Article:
As a result of recent litigation, the Department of Labor (DOL) established procedures that trustee fiduciaries should follow when engaging in an employee stock ownership plan (ESOP) transaction. The ESOP buys stock from one or more shareholders at a price determined by an ESOP fiduciary. At least nine out of ten ESOP companies are privately held corporations. ERISA generally requires fiduciaries to rely on an independent appraisal expert to determine the stock’s fair market value. If the DOL finds that the fiduciary relied on an inadequate appraisal, they can also determine that the fiduciary breached its duties and possibly violated ERISA’s prohibited transaction rules.
The following steps surfaced as a result of the recent DOL litigation:
Selecting the Company Appraiser
The trustee should maintain documentation of the steps it takes to select the professional who performs the company valuation. This documentation should endorse the appraiser as being qualified to perform valuations, as well as demonstrate that the appraiser has no conflicts of interest with the company. The appraiser should not be the same person who performed the feasibility study or preliminary valuation for the company.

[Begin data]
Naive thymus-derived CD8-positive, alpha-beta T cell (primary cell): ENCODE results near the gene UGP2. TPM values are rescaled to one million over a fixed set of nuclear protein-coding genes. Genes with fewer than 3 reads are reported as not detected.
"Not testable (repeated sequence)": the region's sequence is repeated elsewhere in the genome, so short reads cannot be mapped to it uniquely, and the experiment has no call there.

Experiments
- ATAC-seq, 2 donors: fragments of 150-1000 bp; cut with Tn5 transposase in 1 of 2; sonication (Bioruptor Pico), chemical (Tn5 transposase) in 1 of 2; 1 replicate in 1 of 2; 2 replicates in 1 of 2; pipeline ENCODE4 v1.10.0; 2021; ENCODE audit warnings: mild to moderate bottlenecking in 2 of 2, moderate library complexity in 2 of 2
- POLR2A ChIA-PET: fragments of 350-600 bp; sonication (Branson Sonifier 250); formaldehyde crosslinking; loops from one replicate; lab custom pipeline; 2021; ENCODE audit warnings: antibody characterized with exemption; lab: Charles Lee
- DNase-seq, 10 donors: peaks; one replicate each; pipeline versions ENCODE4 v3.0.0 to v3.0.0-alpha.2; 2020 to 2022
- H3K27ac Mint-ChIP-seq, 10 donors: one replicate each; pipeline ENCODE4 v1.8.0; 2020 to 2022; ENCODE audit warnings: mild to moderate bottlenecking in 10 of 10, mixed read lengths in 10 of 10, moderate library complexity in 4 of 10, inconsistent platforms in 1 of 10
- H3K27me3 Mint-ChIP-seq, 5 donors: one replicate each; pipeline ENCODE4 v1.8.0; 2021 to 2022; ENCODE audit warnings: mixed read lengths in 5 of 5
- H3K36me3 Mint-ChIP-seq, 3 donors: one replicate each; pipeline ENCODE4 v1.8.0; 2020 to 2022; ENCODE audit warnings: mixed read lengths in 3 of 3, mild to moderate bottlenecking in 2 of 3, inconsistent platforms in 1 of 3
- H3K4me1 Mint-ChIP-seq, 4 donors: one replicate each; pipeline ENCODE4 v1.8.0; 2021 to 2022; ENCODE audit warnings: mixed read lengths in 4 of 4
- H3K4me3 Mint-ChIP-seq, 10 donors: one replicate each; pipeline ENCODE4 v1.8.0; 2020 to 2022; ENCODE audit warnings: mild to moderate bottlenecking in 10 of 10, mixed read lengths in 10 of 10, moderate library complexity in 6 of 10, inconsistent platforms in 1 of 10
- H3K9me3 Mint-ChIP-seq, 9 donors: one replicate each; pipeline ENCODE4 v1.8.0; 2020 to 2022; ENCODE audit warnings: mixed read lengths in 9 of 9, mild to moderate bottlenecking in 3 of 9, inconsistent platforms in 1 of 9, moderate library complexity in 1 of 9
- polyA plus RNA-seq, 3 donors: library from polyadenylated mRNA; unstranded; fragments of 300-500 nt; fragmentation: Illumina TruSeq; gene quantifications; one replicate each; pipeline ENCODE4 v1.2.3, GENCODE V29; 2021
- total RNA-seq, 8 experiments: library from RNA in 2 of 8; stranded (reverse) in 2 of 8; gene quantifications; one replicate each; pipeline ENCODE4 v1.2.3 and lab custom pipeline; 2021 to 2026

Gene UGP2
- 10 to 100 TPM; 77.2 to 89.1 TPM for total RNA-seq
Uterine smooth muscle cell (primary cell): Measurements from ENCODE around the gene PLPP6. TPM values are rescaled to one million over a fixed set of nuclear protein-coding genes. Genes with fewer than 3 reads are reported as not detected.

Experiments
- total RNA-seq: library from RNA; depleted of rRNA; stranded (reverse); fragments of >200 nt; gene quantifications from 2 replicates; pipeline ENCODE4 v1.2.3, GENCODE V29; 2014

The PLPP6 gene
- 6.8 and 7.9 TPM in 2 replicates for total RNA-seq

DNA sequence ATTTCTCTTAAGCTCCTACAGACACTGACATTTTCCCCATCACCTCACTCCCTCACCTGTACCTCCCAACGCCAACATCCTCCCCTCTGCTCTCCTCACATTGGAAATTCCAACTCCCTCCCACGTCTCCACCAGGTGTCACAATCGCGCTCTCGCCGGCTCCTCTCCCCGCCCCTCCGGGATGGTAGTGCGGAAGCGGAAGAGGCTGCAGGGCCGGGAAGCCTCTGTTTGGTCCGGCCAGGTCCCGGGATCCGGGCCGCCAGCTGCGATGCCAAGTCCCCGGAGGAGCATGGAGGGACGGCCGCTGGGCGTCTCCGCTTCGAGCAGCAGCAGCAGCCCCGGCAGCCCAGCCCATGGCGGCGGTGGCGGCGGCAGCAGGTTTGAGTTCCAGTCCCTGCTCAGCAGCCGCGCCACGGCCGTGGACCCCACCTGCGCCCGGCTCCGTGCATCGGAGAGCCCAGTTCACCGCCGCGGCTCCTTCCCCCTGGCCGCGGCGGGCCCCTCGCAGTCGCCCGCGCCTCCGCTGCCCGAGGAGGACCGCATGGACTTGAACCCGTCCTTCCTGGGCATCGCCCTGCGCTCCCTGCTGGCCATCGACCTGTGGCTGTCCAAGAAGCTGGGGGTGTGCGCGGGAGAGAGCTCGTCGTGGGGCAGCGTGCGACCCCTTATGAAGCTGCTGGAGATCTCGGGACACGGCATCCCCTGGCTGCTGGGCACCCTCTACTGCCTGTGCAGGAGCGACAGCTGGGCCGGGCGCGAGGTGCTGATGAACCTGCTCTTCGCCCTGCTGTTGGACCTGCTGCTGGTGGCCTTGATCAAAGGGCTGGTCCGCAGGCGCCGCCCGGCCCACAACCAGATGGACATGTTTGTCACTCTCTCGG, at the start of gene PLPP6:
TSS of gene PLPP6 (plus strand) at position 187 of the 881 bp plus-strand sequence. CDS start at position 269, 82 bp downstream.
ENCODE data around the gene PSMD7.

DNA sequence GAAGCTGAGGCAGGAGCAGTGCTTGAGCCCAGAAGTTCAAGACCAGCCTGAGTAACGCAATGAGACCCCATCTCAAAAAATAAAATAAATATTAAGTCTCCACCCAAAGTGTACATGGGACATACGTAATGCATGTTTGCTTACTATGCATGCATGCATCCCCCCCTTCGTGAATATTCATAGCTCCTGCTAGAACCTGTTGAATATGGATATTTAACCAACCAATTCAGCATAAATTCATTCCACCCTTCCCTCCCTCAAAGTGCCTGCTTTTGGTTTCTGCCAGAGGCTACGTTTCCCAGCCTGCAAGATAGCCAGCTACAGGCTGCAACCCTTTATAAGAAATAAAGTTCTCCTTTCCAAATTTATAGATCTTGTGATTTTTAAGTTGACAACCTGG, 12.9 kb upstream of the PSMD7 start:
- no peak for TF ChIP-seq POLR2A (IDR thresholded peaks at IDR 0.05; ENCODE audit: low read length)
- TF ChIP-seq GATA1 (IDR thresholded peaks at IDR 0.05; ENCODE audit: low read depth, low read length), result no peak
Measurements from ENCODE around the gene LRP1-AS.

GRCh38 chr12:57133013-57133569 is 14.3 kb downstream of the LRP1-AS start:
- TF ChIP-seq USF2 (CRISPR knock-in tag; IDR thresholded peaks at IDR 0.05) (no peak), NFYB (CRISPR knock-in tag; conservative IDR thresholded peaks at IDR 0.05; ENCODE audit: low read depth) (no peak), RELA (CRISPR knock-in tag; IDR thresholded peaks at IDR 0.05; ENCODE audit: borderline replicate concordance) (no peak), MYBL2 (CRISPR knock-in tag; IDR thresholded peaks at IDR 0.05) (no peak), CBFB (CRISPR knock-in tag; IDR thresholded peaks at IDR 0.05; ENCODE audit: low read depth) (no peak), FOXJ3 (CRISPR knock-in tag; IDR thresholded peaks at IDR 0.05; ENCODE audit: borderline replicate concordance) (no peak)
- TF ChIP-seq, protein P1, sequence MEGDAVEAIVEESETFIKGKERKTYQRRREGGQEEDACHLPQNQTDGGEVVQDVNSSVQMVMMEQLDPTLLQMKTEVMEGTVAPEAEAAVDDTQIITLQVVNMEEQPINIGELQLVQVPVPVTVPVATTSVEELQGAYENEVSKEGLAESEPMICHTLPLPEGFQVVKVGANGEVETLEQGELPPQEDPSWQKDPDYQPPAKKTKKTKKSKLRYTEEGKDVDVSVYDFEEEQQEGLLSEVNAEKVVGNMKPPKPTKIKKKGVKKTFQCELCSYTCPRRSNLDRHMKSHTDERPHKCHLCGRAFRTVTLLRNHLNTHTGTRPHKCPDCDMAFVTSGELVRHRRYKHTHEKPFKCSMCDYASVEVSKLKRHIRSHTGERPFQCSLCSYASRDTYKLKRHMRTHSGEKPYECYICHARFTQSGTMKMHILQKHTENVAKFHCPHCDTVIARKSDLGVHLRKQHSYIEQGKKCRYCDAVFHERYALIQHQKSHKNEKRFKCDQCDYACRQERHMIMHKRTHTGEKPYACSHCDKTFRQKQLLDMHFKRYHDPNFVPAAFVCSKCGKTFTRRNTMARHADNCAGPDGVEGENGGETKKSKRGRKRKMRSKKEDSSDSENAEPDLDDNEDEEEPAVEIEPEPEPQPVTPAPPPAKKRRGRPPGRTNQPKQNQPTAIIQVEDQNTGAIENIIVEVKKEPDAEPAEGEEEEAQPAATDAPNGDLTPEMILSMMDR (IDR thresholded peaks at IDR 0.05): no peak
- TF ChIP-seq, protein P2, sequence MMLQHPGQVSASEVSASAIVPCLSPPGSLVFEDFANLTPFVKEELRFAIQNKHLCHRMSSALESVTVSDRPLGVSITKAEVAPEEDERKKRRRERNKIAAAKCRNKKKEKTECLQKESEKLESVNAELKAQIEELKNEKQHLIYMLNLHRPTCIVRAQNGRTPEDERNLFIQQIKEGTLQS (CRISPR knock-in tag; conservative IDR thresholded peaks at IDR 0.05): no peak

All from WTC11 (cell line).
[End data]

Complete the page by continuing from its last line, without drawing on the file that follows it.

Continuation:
Overseeing the Appraiser
Trustees must be able to demonstrate their involvement in the valuation process and that they did not blindly follow the appraiser’s lead. The trustee needs to understand the projections and assumptions used and make sure the reasonableness of the assumptions can be easily explainable.
Fiduciary Review Process
As part of the valuation review and transaction decision, the trustee should consider how the terms of the ESOP affect the repurchase obligation and whether the plan will be able to service the purchase loan if the projections are not met.
In conclusion, keep in mind that the trustee fiduciary is the party responsible for understanding the risks posed by transactions between privately held companies and ESOPs. The fiduciary is responsible for requesting information about possible government audits or legal actions, industry risk, and any financial and legal disclosures.